Well, thanks again UPS for delivering half a shipment today. At least it’s only Thursday, so we should see the rest of it tomorrow. Anyway, LOTS of great stuff this week. Already out of our meager supply of the new Sleep, hopefully we’ll get more very soon. Arctic Monkeys is in, but Beach House is likely going to be late. Lots of neat little piles of used stuff coming in lately too. We’re pricing up as quickly as we can. Come, dig, buy. And thanks to everyone who came out to the show last week. A good time was had by all!
….picks of the week…..
Sarah Davachi: Let Night Come On Bells End The Day (Recital) LP
In tomorrow… Recital present the newest record by Canadian composer Sarah Davachi. Currently working on her PhD in Musicology at UCLA, her trajectory has been unorthodox. Hailing from Calgary, Alberta, which, if you’ve never been there, doesn’t really scream “avant-garde” (Calgary is the rodeo capital of the world). It is important and interesting that she chose to study esoteric music; as Sarah could have easily been a cowgirl or a concert pianist had her ingrained love of synthesis and sonic phenomenology not taken the wheel. There are few people that have the diligence and resolve to take their time with music… especially in a live context. Recital label head Sean McCann: “The first time I saw Sarah perform, I presumptuously told her that her music reminded me of my favorite Mirror albums (the exceptional project of Andrew Chalk and Christoph Heemann). Sarah was not familiar with Mirror, so the compliment was initially lost on her. Years back I was in the same situation when a review compared my music to Andrew Chalk, who was unknown to me at the time. So I felt a kinship in our magnetic drift towards unspoken and clustered beauty.” Let Night Come On Bells End The Day follows the release of her “sound-wheel” LP All My Circles Run, which examines the isolation of different instruments. Let Night Come On, recorded mainly with a Mellotron and electronic organ, feels like a return to the nest. Burrowed in the studio, Davachi was the only performer on this album. She both splays her compositional architecture and re-contextualizes the essence of her early output. She chiseled careful and shadowed hymns; anchors of emotion. Two pillars of this album are “Mordents”, which may hints of her love for progressive rock music — and “Buhrstone”, comparable to a somber funeral march of piano and flutes. These two examine punctuations of early music, gently plucking melodies and movements. The three other compositions are tonal works, blowing slow jets of lapping harmonics. Includes three 9″x9″photo-prints by Davachi; Includes CD; First edition of 600.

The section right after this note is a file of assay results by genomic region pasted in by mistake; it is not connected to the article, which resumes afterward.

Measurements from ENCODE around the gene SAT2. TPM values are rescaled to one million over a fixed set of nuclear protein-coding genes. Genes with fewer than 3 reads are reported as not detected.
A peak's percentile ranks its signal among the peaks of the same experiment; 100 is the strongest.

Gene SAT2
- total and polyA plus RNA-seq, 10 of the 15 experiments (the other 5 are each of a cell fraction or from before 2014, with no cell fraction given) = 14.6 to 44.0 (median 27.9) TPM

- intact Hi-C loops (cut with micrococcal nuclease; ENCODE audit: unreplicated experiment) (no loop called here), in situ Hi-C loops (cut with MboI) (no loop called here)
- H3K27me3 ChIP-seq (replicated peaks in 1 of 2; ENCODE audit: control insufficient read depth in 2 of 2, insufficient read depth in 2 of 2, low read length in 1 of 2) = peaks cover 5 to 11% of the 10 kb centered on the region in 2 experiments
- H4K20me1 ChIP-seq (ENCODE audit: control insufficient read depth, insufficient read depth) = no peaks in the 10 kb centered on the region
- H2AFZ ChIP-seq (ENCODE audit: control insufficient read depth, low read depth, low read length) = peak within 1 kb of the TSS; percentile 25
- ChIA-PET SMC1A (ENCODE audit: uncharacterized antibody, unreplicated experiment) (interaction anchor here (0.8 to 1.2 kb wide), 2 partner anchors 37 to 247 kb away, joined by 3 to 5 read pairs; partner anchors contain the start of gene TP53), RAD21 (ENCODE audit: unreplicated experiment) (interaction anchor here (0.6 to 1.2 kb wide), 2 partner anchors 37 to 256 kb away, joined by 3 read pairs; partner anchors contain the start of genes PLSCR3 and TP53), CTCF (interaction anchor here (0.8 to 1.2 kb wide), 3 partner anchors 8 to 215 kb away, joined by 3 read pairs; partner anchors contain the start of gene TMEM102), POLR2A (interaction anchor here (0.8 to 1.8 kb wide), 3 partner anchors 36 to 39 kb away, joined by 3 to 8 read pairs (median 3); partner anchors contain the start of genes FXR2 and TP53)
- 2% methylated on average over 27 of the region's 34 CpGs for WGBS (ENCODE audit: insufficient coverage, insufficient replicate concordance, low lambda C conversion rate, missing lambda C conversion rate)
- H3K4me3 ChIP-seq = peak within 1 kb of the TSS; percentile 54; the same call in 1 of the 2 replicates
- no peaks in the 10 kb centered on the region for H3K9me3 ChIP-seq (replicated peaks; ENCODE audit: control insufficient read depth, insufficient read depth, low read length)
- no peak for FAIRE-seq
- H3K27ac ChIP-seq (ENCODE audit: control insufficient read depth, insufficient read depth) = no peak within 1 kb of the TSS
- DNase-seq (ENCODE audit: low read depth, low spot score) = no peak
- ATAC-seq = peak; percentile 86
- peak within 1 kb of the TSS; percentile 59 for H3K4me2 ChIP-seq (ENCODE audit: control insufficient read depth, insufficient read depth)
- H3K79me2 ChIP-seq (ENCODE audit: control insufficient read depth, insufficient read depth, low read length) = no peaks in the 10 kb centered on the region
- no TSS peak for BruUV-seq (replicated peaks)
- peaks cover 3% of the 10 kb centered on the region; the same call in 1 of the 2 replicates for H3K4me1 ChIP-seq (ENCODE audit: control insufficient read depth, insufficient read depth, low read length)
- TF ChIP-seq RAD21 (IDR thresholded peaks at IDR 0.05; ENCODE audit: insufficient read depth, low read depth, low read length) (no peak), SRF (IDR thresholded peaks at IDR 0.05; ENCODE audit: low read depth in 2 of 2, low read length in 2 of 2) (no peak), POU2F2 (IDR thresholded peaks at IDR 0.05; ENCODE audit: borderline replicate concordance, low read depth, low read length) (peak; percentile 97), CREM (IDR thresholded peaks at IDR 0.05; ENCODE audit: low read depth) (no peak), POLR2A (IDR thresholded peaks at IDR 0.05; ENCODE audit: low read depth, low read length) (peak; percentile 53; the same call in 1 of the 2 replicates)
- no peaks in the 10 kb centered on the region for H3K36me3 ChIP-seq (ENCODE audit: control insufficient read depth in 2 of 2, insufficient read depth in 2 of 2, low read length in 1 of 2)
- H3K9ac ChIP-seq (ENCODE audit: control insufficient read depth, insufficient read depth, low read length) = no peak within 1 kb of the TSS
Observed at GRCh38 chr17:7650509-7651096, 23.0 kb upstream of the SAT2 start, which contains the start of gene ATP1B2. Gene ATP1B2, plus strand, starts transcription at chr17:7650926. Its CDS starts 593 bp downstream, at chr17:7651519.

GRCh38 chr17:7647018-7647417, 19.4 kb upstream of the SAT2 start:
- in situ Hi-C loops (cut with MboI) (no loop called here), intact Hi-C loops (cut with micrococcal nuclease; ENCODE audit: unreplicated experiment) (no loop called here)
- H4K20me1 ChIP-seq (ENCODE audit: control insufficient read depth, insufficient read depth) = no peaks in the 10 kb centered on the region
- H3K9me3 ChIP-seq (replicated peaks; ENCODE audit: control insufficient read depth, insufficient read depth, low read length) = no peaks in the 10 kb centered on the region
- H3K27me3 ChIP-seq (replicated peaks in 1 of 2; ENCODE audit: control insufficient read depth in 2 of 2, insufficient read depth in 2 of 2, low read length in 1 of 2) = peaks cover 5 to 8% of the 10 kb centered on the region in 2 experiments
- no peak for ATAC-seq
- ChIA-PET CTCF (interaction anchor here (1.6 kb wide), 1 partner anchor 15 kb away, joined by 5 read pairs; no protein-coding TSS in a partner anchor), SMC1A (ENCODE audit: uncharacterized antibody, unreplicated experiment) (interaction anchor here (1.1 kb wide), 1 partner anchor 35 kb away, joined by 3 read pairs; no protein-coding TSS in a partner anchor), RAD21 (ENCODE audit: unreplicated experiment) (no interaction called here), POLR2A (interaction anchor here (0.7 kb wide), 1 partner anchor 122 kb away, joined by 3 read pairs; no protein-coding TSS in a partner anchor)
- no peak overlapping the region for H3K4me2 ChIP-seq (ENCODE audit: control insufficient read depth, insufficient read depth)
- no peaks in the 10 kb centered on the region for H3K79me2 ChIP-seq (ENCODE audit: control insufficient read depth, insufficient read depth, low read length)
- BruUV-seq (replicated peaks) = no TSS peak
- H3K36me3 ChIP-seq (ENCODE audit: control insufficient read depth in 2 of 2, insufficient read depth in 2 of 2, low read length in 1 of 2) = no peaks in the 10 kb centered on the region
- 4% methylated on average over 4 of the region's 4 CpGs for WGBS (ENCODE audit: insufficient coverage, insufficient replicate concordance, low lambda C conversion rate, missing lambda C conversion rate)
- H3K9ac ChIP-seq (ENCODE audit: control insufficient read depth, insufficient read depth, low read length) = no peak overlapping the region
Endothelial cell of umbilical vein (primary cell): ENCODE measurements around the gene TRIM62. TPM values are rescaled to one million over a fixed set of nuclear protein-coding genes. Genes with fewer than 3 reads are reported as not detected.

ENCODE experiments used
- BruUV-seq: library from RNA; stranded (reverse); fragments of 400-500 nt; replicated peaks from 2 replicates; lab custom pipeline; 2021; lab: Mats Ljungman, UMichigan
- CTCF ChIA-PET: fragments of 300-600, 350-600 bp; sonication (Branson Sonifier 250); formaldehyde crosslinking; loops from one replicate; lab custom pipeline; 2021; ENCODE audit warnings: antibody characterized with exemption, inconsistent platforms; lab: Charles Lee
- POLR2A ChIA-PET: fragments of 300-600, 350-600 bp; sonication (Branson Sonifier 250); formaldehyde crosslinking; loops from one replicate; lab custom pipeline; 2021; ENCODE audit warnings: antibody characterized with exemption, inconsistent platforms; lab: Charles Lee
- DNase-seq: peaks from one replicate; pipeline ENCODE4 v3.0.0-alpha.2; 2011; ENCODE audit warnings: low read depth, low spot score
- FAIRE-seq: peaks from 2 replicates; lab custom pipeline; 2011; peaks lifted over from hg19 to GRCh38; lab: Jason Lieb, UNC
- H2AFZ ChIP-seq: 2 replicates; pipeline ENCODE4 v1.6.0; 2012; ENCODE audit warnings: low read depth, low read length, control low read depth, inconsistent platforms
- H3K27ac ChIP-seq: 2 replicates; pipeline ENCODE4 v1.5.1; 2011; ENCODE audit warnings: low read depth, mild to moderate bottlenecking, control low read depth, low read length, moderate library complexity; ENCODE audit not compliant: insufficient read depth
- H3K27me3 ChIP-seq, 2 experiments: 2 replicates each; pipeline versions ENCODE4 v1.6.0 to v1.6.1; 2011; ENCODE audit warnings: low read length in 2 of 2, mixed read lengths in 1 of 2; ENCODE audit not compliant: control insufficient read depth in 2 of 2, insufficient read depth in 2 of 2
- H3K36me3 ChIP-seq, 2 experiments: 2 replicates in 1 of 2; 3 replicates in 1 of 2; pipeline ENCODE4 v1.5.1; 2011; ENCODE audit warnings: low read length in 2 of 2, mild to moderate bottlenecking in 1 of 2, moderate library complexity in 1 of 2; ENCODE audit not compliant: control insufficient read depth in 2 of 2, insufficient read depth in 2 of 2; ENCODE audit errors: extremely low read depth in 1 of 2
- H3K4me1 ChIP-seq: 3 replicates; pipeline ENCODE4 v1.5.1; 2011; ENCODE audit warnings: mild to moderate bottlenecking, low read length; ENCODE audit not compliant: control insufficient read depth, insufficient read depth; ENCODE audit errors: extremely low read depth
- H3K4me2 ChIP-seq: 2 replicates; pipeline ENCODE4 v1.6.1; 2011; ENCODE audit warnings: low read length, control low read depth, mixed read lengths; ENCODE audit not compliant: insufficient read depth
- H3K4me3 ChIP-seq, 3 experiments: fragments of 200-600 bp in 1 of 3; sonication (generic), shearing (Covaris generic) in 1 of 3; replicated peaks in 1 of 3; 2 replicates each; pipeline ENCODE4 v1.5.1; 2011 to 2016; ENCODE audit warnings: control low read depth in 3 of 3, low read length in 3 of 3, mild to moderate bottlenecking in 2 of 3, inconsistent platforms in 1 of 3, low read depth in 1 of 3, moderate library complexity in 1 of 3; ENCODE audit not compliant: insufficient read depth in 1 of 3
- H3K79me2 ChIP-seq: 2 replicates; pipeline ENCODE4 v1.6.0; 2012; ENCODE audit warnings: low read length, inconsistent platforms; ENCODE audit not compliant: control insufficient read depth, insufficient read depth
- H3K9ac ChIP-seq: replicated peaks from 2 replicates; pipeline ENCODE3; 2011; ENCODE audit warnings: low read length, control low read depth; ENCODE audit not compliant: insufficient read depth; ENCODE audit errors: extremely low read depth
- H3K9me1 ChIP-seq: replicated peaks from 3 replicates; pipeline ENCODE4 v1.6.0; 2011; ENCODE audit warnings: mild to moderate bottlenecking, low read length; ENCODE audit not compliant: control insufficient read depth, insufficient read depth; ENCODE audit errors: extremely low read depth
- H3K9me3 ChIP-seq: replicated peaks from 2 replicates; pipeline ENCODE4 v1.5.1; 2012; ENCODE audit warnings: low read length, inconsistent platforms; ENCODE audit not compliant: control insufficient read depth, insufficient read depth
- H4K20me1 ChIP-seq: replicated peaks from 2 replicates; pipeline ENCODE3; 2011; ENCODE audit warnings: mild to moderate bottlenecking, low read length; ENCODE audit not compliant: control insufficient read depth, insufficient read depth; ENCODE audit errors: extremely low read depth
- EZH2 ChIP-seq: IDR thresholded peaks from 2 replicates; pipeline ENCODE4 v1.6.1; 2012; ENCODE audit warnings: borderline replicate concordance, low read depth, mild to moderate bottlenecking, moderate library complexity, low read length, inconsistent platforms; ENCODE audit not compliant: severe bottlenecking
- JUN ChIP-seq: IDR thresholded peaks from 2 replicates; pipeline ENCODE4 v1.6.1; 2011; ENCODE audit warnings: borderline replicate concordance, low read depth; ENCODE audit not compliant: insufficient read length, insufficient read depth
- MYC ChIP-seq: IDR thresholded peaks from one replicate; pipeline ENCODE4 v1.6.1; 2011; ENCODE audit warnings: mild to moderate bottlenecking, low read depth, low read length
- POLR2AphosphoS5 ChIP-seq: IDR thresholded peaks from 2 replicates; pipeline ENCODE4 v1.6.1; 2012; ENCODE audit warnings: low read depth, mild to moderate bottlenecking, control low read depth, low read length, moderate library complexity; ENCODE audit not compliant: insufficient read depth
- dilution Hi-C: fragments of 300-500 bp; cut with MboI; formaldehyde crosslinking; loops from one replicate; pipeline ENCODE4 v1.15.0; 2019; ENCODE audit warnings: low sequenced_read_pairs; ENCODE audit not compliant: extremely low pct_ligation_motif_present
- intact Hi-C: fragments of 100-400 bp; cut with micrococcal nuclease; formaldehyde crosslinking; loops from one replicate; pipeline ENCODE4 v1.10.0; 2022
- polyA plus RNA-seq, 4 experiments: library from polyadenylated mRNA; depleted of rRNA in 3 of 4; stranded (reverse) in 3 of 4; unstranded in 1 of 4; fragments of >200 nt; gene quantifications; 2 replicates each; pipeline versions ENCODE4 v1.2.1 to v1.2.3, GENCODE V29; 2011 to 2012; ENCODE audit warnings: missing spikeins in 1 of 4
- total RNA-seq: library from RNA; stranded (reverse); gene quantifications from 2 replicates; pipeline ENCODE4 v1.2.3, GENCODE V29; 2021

File Under: Ambient, Drone
Roberto Musci/Giovanni Venosta: Urban & Tribal Portraits (Soave) LP
Peter Sarram on the release: “While a number of the recordings that comprise this particular work have been (relatively) available — through a ReR anthology that also included tracks from the other Musci/Venosta collaboration, Water Messages On Desert Sand (1987) as well as some integrated in the Music From Memory compilation, Tower Of Silence (MFM 014LP, 2016), released under Musci’s name only this is indeed the first time one can listen to this fundamental work as it was meant to be heard. . . . Urban And Tribal Portraits reaffirms the idea of postmodern pastiche as a multimedia multisensory experience and sound as an ecosystem that is both aleatory and concrete, ephemeral and durable. In these binary paradoxes, a radical notion of the nature of collaboration, that is both chance induced and conversely conceptually worked out, is also established. . . . Urban And Tribal Portraits re-politicizes the notion of pastiche, engaging as it does in a kind of eco-practice, turning the process rather than the musical object into the poetic focus of the work. . . . Like much Italian experimental music from that magical decade of the ’80s this is not your dad’s fourth world music, with all of its ambiguous aestheticism of ‘unifying’ some not so well-defined primitivism of ‘world ethnic styles’ with the futuristic sounds of whatever ‘advanced electronic techniques’ were the platter du jour. In this sound the 8-bits of the E-Mu Emax is as primitive as the Jews Harp while the electronically treated Pygmy chants turn out to be as futuristic as the multi-timbral capacities of the OB-8. From the funk ostinatos of ‘El Lamento De Los Ayatollah’ where Venosta showcases his straight piano playing to the rarefied queer guitar arpeggios in ‘Tamatave’, the peaceful ripples in ‘Dialogue Between A Dreamer And Others’, the playfulness of ‘Starfish & Kangaroos’ or the post-punkish This Heat/Cabaret Voltaire aggression in ‘The Fear Of A Soldier’ this is destabilization as praxis, a shifting of the ground. . . . A DIY bricolage: a de-structuring of everyday sound objects towards new uses fed by local eco-situated experiences, transformative of performance and listening. Surrealist ‘musicking’ indeed.”
File Under: World, Electronic, Ambient, Experimental
Maurizio Abate: Standing Waters (Black Sweat) LP